Camping Safety: How to avoid wild animal encounters.
Jan 27, 2018 03:21PM
● By Editor
All it takes is one wrong move in the woods and you could have an unwanted guest at your campsite. Here’s a list of 10 things you can do to keep your family camping trip safe and secure from potentially dangerous animals.
1. Eliminate odors from food and supplies
Black bears roam all over the Blue Ridge Mountains with a population of 300,000 in the U.S. alone, making them a common concern amongst campers. Many established campgrounds throughout the Blue Ridge feature bear resistant trash receptacles to reduce the chances of bears smelling any types of food odors. It’s not only trash that will attract a bear; toiletry items such as toothpaste, soap, lotions, deodorant or bug sprays (especially citronella) should be secured from bears as well. To keep your food, supplies and gear away from bears, there are several different ways to keep them out of a bears reach. You could keep them in a hard-sided vehicle, a certified food storage container, or put it all in a bag and hang it between two trees at least 10 feet from the ground.
2. Stop by the store and grab the basics
Stock up your packs with flashlights and bear spray to keep in the tent at night. Flashlights can always be useful to help find things and point you in the right direction when walking at night. The bear spray, on the other hand, is a purchase that you most likely and hopefully will never use but is something worth having for that extra piece of mind when you hear rustling in the woods.
3. Get loud!
It might seem strange, but being loud will keep many of the furry creatures out of sight. With that said, if you have close-by neighbors, don’t cause a full out ruckus. The sounds of the campfire crackling, voices, and other man-made sounds like car engines usually do the trick in scaring off wildlife.
4. Keep pets on leash… always
As much as you may love and trust your pets to stay close by, it’s not worth the risk of letting them roam off on their own. An alternative to always holding the other end of the leash is buying a spiral stake to put in the ground to keep the pup close by while granting him or her a little freedom to roam.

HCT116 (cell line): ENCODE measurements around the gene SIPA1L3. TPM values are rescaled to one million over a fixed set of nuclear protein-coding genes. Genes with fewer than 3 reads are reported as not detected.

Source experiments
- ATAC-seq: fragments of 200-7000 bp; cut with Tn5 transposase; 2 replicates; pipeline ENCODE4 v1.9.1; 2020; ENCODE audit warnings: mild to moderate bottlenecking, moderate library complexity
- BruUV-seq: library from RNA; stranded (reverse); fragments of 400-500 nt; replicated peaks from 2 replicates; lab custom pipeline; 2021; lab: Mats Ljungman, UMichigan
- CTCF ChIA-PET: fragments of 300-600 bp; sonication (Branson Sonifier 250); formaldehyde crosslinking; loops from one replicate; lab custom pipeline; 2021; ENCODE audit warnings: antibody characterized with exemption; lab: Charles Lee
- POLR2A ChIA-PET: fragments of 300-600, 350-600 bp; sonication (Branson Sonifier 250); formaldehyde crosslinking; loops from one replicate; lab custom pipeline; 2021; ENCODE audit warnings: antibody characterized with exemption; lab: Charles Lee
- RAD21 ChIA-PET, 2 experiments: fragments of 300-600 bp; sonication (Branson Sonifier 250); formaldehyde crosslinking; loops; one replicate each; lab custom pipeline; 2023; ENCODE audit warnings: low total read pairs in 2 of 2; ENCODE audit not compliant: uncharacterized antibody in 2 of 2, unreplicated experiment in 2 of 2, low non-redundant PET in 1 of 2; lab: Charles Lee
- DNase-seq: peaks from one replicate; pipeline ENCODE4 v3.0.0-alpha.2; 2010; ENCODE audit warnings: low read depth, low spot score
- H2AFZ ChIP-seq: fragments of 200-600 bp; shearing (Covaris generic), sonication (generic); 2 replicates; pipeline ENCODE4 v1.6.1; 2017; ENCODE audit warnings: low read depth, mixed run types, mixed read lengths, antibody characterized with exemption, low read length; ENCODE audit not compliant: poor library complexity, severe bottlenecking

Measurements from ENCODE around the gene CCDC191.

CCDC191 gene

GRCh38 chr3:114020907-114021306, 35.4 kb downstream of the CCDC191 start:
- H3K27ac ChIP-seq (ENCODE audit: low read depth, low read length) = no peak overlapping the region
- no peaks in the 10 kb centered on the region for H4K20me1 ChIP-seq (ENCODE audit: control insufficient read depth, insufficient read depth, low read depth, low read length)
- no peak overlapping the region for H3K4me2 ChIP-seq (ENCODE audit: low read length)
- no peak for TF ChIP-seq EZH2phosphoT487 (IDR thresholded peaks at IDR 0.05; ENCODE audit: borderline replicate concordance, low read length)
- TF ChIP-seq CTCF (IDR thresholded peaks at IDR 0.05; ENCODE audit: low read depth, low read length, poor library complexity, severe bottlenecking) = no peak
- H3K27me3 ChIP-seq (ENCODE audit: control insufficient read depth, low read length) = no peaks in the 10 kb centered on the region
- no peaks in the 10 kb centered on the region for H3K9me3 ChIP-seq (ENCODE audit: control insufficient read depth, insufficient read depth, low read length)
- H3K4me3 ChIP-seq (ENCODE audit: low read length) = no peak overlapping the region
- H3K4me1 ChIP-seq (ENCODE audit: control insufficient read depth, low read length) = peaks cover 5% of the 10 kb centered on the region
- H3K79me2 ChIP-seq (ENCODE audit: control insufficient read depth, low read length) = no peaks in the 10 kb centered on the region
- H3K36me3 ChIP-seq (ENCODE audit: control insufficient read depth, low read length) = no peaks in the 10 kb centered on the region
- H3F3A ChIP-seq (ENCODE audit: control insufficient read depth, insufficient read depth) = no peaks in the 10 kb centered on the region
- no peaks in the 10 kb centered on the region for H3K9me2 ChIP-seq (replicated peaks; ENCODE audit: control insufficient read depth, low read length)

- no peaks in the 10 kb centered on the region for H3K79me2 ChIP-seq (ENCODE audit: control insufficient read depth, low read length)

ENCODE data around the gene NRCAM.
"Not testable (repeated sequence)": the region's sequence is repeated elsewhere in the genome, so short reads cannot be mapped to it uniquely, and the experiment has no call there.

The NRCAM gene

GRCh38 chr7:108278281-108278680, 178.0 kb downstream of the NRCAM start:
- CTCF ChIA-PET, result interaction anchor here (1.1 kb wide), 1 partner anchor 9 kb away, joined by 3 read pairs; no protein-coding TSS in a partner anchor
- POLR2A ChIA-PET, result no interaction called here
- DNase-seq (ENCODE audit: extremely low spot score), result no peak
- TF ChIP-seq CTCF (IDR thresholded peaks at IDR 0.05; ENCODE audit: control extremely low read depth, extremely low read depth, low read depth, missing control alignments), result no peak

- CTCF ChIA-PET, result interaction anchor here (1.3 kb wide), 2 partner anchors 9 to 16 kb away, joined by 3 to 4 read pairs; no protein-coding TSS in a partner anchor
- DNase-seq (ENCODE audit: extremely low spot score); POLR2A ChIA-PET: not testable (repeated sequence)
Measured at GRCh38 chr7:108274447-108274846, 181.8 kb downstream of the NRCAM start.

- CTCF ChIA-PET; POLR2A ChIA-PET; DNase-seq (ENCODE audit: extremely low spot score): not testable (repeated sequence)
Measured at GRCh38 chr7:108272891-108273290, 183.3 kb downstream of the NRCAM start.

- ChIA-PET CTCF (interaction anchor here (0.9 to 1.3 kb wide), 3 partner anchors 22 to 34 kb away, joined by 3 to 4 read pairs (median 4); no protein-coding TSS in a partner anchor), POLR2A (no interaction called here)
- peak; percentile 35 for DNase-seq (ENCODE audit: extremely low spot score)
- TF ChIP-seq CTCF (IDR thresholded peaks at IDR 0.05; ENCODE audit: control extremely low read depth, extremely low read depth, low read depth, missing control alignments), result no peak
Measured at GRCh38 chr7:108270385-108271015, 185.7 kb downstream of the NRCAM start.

5. Be ready for the non-furry threats
When it comes to snakes, be particularly careful if you move logs or brush as most snakes get to moving when their environment is tampered with. If snakes are a high concern of yours in a particular area, consider wearing sturdy boots and gloves when moving such things.
6. Keep your distance
Most animals will scare off easily from a far distance. However, in the instance of getting a bit too close to a bear or other animal, you should brush up on what to do in the event that you are in a face-to-face situation. While these circumstances are extraordinarily rare, it is better to be prepared than to make a wrong move.
7. Wear different clothes cooking and to bed
Have you ever gone to a restaurant and can distinctly smell the food even hours after you’ve left? The same happens in the wilderness. Cooking smells cling to fabric and can attract bears, making the clothes you wore while making dinner not the best pajamas. Store your “cooking clothes” in an airtight bag or container to reduce the risk of any wildlife catching a whiff.
8. Keep it clean
Your campsite, that is. Continuously making an effort to scrub pots and pans and picking up trash throughout the day’s adventures will work wonders in making it less of a task to keep your site pest free.
9. Consider a bear proof cooler, especially for car camping
Definitely not necessary, but it is a precaution that might be suitable for some. If your cooler is on its last leg and you are looking for an upgrade, there are always certified bear tested coolers that are sure to keep your food and beverages cold and the bears locked out.
10. Know the area you are in
One of the sharpest tools you can have up against wildlife is knowledge and familiarity with the woods you will be setting up camp in. For information on the wildlife in the area, you can seek out tips from the local park ranger or wildlife official.
Getting outdoors for a camping adventure is an enjoyable, freeing experience that is almost never dangerous, but it certainly doesn’t hurt to be prepared in the event of an unlikely guest.